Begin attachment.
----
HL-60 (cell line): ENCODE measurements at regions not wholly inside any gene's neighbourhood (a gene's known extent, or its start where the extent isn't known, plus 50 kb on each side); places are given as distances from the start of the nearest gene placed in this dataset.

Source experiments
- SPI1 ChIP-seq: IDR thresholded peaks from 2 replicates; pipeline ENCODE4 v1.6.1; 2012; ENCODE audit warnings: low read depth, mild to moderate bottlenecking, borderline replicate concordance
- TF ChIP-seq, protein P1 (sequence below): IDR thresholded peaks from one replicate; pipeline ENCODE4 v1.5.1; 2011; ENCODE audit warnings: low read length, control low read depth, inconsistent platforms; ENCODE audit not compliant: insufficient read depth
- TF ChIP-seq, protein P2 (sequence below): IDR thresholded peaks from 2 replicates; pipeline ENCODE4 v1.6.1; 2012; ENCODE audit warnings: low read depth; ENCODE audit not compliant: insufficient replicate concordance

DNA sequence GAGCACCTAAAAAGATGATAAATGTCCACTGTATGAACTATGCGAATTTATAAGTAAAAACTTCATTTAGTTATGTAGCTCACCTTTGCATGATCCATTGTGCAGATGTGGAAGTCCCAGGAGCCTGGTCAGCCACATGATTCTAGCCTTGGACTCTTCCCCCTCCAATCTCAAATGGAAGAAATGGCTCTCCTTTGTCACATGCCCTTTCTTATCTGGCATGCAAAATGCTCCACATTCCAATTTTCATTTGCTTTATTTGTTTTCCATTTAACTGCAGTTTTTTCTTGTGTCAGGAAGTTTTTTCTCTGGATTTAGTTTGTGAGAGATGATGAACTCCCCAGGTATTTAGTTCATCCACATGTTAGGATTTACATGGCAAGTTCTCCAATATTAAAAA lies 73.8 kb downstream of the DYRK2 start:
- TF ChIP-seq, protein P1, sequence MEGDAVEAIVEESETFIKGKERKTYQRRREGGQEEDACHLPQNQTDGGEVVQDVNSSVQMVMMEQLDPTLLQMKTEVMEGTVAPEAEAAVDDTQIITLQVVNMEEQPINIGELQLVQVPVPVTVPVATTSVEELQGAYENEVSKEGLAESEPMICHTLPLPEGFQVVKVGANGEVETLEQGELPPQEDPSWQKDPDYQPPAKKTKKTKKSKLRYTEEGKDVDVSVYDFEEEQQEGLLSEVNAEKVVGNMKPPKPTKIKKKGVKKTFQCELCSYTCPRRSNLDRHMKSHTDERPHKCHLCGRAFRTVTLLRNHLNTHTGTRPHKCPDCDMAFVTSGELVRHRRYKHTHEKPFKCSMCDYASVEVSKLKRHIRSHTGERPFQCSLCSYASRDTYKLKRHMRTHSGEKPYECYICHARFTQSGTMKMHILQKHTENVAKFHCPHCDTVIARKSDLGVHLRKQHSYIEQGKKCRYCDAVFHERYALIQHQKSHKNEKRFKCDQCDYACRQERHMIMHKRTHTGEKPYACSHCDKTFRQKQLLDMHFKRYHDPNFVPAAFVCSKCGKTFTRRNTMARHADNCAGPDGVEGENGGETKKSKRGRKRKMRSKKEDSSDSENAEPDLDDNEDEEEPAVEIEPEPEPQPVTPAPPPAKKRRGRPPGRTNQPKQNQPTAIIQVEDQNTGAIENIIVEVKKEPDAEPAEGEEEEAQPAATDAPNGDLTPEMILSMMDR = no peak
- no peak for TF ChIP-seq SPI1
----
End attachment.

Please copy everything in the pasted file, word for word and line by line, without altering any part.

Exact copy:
HL-60 (cell line): ENCODE measurements at regions not wholly inside any gene's neighbourhood (a gene's known extent, or its start where the extent isn't known, plus 50 kb on each side); places are given as distances from the start of the nearest gene placed in this dataset.

Source experiments
- SPI1 ChIP-seq: IDR thresholded peaks from 2 replicates; pipeline ENCODE4 v1.6.1; 2012; ENCODE audit warnings: low read depth, mild to moderate bottlenecking, borderline replicate concordance
- TF ChIP-seq, protein P1 (sequence below): IDR thresholded peaks from one replicate; pipeline ENCODE4 v1.5.1; 2011; ENCODE audit warnings: low read length, control low read depth, inconsistent platforms; ENCODE audit not compliant: insufficient read depth
- TF ChIP-seq, protein P2 (sequence below): IDR thresholded peaks from 2 replicates; pipeline ENCODE4 v1.6.1; 2012; ENCODE audit warnings: low read depth; ENCODE audit not compliant: insufficient replicate concordance

DNA sequence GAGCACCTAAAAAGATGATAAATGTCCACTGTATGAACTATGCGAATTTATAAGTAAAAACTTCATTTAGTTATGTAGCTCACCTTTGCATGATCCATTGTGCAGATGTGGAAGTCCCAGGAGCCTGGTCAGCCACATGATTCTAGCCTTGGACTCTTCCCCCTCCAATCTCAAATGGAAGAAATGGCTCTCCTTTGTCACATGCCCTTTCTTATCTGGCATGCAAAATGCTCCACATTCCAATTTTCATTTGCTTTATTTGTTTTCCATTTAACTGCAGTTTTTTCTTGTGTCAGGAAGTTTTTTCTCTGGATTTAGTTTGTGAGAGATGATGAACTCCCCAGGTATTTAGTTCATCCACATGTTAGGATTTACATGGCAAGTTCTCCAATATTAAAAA lies 73.8 kb downstream of the DYRK2 start:
- TF ChIP-seq, protein P1, sequence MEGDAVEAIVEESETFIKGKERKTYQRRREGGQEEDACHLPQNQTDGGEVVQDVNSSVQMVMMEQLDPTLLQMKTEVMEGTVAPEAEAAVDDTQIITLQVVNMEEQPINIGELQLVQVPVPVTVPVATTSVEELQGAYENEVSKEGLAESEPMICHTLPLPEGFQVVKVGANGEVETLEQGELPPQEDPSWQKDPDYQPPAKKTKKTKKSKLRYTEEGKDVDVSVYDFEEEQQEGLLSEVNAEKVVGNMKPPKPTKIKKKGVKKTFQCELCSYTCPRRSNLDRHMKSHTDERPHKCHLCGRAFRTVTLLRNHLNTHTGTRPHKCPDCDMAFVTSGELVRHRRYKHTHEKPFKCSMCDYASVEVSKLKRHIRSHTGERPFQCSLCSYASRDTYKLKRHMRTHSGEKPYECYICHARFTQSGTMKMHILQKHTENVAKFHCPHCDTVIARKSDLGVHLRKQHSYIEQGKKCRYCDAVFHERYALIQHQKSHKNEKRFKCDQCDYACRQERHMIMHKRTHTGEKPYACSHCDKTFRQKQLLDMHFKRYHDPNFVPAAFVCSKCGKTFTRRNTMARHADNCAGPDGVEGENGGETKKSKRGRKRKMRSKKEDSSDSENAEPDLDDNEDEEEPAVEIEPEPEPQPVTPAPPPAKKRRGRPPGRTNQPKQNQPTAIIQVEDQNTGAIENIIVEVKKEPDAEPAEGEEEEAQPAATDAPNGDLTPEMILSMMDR = no peak
- no peak for TF ChIP-seq SPI1